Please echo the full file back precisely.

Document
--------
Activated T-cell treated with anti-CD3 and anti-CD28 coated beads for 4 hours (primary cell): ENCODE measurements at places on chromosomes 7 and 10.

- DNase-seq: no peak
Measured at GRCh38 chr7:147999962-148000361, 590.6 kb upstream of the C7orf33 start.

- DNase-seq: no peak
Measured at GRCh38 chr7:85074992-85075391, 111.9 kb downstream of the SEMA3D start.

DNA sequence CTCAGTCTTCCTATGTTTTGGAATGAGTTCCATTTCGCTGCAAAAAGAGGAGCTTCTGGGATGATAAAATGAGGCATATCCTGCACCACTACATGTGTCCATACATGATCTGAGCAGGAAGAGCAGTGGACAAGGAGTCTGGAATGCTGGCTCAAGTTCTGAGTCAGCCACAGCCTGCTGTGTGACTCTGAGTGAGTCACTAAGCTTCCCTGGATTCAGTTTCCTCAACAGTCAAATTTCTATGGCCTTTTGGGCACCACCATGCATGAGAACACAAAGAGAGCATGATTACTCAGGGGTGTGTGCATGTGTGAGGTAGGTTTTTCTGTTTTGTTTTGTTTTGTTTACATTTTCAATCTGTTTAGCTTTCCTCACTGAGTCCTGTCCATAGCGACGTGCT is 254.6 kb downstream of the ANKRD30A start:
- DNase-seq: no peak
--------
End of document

Activated T-cell treated with anti-CD3 and anti-CD28 coated beads for 4 hours (primary cell): ENCODE measurements at places on chromosomes 7 and 10.

- DNase-seq: no peak
Measured at GRCh38 chr7:147999962-148000361, 590.6 kb upstream of the C7orf33 start.

- DNase-seq: no peak
Measured at GRCh38 chr7:85074992-85075391, 111.9 kb downstream of the SEMA3D start.

DNA sequence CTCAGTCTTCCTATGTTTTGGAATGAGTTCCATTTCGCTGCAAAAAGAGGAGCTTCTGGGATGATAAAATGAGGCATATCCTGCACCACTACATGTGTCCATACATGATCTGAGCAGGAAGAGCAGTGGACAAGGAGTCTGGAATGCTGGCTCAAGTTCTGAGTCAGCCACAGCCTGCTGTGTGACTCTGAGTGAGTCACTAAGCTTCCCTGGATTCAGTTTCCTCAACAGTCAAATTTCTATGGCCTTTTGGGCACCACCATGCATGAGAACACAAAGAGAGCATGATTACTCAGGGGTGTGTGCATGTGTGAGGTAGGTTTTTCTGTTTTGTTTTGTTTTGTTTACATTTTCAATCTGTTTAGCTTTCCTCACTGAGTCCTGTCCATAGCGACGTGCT is 254.6 kb downstream of the ANKRD30A start:
- DNase-seq: no peak